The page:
A strange, fossilised egg gently weeps, but no mythical monkey bursts forth. Instead, the ancient rock is wrapped, Japanese-style, as a thanks to General McArthur, who reversed the ban on whaling during WWII. Cut to a Mikadoesque procession of costumes before the whaling ship casts off – its prey is not a real whale, but a sculptural invention of the director Matthew Barney, formed of shrimp heads and Vaseline. Along the way, the vessel picks up Björk, whose music and cheeky-faced acting briefly enliven the next 180 minutes.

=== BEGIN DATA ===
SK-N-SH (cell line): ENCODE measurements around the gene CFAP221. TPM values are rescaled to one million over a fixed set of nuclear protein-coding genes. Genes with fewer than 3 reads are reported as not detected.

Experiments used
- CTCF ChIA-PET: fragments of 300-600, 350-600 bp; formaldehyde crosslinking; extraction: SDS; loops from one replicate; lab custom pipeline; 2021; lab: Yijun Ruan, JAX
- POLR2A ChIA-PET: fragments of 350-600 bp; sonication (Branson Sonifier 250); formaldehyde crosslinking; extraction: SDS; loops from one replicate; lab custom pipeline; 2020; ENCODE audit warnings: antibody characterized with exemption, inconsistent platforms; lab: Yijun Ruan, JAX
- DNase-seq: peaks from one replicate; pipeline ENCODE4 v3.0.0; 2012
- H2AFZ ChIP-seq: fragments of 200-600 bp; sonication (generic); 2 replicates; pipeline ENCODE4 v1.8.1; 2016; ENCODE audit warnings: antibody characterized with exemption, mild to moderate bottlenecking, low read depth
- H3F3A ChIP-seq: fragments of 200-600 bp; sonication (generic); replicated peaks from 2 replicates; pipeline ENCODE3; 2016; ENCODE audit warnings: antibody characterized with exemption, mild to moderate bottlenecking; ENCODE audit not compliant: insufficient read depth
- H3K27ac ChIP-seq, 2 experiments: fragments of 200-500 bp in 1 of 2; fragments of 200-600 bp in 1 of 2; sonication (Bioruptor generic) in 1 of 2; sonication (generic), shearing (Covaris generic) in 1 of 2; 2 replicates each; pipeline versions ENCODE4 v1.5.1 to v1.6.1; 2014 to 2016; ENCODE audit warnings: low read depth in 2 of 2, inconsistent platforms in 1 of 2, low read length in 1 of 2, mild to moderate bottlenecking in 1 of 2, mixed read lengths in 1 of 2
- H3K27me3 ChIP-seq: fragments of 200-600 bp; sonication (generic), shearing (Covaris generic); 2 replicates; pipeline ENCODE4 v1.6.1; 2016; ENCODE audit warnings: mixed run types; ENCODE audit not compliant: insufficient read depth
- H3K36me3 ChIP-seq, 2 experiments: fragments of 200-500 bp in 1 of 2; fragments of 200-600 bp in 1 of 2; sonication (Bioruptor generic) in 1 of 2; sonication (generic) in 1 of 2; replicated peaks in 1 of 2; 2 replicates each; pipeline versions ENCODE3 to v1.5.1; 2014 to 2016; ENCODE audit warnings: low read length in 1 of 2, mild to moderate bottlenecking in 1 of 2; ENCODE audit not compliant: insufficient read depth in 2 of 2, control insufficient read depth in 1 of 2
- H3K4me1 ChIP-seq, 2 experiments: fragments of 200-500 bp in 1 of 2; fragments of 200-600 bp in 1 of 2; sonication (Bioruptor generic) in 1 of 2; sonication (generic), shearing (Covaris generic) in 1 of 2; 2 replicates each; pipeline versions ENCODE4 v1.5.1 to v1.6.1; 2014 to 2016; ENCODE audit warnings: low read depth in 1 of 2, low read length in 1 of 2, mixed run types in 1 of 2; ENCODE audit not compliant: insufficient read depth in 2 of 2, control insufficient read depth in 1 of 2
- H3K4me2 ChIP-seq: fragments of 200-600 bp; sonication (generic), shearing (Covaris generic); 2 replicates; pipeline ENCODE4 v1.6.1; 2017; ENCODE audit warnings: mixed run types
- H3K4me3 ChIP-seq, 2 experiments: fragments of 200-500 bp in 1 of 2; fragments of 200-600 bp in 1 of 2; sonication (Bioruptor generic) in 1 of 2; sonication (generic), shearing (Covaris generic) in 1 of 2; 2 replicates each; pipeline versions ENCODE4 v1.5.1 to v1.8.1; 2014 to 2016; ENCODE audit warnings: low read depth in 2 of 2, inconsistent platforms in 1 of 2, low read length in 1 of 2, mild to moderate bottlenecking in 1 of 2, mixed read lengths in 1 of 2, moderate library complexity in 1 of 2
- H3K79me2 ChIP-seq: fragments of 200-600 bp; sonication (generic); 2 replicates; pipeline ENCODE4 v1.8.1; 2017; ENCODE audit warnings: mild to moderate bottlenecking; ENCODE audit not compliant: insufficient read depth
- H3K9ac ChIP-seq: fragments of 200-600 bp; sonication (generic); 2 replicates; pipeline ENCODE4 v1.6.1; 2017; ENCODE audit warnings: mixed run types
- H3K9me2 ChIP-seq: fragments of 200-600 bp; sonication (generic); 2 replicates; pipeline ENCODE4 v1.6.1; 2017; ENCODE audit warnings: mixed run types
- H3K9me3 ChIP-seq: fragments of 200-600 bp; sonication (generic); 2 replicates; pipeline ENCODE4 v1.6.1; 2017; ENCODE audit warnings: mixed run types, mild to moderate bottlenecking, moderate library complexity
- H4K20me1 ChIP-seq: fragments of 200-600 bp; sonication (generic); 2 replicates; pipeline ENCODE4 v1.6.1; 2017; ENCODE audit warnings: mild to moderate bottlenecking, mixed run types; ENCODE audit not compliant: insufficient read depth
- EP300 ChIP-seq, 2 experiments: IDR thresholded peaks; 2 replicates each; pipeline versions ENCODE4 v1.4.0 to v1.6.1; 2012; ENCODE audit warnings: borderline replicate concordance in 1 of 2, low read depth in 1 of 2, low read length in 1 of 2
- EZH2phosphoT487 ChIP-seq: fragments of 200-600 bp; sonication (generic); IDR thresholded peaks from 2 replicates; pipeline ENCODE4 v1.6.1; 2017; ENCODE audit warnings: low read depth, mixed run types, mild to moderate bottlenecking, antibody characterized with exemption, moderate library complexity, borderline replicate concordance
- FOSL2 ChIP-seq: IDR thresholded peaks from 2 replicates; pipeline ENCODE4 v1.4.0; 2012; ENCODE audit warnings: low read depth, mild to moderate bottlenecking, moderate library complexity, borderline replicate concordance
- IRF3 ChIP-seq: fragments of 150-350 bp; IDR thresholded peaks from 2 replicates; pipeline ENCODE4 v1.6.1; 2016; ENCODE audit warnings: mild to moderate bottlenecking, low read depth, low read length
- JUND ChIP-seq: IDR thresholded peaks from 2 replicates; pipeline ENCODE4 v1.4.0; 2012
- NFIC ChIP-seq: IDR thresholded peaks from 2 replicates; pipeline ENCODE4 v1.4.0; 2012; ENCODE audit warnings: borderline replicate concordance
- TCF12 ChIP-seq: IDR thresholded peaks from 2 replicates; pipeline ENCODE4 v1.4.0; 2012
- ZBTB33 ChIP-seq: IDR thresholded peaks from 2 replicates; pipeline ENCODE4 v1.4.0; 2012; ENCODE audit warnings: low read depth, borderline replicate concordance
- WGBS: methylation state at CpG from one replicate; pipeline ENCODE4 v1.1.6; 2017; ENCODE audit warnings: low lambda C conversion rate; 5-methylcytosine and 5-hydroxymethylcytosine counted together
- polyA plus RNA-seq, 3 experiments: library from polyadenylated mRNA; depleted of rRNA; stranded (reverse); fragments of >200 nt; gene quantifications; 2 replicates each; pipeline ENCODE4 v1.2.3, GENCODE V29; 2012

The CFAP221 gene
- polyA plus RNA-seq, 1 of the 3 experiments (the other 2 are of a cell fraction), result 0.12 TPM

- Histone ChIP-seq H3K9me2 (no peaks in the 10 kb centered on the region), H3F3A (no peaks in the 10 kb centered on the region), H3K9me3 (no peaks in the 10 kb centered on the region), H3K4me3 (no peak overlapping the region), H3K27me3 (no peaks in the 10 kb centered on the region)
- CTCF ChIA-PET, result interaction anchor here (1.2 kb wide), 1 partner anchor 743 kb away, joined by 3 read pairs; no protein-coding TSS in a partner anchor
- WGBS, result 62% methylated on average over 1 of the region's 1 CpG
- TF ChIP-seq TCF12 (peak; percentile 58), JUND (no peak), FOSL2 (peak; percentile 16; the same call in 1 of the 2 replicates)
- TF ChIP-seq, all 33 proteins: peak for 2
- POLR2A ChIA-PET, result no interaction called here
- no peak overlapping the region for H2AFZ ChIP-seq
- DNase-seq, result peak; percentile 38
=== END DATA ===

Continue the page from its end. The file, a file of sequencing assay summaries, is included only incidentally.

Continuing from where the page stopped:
Anyone familiar with Barney’s ‘Cremaster’ series will know not to expect any dialogue or obvious story, but his big budgets again ensure that at least ‘DR9’ wows aesthetically. Yet, the similarity in themes – bodily fluids, functions and transformations – gives it an air of epilogue. As the film gloops its way to a violent but satisfying end in which the lovers slice each other’s legs to fins and swim off, Barney’s muddled meditation on entropy threatens to become just another eco-campaigning metaphor for environmental destruction, whether intentional or not.